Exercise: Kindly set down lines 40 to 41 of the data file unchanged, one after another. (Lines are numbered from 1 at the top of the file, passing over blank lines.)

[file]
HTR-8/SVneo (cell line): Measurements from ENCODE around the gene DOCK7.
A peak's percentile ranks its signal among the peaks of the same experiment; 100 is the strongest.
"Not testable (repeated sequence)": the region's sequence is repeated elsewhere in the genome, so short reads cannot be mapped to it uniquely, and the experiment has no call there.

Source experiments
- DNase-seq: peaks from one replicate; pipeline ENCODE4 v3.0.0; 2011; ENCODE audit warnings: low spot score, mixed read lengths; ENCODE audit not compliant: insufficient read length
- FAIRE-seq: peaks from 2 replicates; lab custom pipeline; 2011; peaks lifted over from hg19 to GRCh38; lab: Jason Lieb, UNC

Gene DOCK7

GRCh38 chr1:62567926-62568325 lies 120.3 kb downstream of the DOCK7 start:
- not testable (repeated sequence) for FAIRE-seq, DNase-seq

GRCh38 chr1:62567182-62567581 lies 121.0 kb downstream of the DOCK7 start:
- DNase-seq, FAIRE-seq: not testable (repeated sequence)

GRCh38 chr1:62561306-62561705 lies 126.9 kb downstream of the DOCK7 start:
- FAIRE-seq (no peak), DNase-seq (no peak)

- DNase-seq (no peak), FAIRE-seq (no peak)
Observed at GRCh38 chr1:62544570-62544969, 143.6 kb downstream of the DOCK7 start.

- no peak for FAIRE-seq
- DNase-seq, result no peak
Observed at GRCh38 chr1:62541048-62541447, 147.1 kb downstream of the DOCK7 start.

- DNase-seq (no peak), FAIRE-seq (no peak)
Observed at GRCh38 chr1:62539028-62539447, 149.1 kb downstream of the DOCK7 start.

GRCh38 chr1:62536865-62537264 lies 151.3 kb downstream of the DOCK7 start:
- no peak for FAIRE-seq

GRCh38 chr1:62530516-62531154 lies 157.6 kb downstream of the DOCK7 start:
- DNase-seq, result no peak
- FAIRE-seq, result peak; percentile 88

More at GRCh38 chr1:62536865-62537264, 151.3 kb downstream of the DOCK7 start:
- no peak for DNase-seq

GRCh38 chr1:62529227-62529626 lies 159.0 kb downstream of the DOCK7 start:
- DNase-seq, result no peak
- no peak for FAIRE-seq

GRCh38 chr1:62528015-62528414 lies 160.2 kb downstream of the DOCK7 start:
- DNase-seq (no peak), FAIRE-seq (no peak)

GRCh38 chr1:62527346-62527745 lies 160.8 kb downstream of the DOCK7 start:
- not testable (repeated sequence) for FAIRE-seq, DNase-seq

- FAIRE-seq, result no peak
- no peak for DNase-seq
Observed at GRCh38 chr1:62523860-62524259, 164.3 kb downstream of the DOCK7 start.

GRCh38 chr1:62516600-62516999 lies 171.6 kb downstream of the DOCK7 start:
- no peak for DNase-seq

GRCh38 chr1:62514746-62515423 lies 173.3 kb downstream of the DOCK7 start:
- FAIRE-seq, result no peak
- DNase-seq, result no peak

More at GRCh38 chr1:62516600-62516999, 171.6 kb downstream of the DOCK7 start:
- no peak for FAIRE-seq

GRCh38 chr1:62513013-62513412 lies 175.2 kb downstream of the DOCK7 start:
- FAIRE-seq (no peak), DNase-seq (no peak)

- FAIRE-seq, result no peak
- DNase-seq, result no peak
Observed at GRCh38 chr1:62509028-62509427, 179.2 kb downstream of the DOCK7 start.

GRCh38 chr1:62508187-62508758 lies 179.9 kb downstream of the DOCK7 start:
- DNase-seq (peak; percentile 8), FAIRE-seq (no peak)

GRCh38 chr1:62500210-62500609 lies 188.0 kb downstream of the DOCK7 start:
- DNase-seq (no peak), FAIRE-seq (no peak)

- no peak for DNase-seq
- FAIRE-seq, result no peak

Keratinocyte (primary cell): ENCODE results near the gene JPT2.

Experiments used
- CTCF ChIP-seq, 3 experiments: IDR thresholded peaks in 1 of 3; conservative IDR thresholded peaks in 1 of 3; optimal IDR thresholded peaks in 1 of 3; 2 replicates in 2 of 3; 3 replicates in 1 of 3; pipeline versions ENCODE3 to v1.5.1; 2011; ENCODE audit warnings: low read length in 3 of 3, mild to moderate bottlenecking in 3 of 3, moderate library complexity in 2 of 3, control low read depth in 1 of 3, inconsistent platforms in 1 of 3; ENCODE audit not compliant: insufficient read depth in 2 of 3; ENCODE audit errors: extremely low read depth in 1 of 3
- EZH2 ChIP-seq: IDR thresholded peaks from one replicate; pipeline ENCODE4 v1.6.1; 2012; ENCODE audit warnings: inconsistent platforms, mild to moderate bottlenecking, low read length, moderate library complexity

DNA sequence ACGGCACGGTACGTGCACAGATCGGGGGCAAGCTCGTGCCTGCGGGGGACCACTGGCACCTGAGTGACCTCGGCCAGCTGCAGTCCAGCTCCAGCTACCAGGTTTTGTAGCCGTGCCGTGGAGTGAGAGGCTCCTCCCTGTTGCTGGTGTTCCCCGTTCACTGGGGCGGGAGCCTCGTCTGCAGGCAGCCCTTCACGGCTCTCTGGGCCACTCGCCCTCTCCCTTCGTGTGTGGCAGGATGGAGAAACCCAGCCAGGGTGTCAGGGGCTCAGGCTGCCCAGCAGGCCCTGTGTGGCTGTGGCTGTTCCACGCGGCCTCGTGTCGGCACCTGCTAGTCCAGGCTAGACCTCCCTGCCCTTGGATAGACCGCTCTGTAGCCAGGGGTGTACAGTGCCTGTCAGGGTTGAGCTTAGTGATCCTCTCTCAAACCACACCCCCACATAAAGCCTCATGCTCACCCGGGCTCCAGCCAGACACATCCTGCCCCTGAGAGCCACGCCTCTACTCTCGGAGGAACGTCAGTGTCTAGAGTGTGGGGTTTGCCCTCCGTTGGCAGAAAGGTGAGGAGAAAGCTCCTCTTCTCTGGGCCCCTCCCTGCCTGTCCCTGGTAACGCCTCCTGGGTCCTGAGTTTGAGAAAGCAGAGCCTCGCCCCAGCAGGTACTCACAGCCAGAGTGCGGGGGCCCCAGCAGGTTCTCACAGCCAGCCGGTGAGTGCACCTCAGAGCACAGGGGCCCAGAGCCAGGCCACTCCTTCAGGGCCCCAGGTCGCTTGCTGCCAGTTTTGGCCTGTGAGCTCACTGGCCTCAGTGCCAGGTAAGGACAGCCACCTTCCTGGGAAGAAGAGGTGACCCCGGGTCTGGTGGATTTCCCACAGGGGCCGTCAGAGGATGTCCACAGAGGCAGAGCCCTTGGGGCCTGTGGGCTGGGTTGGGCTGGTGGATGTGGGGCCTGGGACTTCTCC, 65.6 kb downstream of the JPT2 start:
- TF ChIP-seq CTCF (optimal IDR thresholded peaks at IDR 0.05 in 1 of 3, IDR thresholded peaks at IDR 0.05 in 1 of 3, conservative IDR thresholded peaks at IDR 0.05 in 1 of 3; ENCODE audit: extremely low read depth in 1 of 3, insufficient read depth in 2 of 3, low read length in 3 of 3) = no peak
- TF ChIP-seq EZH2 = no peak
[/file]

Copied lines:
GRCh38 chr1:62514746-62515423 lies 173.3 kb downstream of the DOCK7 start:
- FAIRE-seq, result no peak